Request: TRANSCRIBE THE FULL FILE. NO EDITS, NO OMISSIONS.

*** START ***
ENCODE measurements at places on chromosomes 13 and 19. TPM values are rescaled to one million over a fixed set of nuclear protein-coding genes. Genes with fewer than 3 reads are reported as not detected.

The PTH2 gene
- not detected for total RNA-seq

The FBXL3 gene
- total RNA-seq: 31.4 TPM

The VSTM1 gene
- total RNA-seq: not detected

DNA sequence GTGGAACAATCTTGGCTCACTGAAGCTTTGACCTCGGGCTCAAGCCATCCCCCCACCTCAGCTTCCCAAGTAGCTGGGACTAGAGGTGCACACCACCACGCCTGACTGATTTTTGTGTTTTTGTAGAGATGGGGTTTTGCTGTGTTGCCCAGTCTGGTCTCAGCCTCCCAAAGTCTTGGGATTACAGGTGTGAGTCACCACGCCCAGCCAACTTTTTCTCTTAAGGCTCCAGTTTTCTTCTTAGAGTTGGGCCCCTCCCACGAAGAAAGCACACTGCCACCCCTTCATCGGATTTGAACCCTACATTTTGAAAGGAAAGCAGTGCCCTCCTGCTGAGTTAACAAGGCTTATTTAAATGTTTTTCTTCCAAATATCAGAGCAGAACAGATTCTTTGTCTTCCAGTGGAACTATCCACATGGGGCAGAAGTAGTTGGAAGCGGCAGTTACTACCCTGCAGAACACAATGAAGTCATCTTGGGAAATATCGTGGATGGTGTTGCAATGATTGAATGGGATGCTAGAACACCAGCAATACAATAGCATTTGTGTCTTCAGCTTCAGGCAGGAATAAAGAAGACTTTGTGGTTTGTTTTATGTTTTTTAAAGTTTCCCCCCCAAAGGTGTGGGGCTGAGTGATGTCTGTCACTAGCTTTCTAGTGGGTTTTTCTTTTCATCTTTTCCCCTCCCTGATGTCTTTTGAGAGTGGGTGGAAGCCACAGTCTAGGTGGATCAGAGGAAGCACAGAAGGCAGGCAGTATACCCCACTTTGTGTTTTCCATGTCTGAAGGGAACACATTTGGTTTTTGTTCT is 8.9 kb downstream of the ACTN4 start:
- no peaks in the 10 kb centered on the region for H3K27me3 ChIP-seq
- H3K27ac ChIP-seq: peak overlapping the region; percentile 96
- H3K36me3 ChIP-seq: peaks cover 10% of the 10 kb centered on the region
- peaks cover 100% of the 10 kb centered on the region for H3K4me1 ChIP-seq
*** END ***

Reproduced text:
ENCODE measurements at places on chromosomes 13 and 19. TPM values are rescaled to one million over a fixed set of nuclear protein-coding genes. Genes with fewer than 3 reads are reported as not detected.

The PTH2 gene
- not detected for total RNA-seq

The FBXL3 gene
- total RNA-seq: 31.4 TPM

The VSTM1 gene
- total RNA-seq: not detected

DNA sequence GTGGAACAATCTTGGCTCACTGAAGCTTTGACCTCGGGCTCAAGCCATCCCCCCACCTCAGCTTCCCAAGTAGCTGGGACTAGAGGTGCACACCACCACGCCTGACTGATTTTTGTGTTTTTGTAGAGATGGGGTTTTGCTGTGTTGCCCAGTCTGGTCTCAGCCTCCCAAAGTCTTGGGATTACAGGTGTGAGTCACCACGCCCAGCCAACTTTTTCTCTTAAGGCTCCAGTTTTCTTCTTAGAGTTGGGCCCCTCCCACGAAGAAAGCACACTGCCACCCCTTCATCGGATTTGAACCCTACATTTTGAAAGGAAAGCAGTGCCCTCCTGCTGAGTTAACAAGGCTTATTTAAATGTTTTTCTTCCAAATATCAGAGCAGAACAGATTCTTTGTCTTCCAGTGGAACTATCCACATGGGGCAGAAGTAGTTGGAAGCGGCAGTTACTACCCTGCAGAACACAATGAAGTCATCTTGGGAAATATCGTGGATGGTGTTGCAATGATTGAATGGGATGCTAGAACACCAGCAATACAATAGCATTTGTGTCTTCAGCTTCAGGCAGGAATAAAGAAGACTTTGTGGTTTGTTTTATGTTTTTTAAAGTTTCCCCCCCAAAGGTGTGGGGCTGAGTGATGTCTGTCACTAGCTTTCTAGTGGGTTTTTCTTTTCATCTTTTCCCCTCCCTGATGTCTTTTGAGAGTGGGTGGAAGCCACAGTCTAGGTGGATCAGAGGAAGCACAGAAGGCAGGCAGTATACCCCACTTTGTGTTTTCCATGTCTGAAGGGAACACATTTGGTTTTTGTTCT is 8.9 kb downstream of the ACTN4 start:
- no peaks in the 10 kb centered on the region for H3K27me3 ChIP-seq
- H3K27ac ChIP-seq: peak overlapping the region; percentile 96
- H3K36me3 ChIP-seq: peaks cover 10% of the 10 kb centered on the region
- peaks cover 100% of the 10 kb centered on the region for H3K4me1 ChIP-seq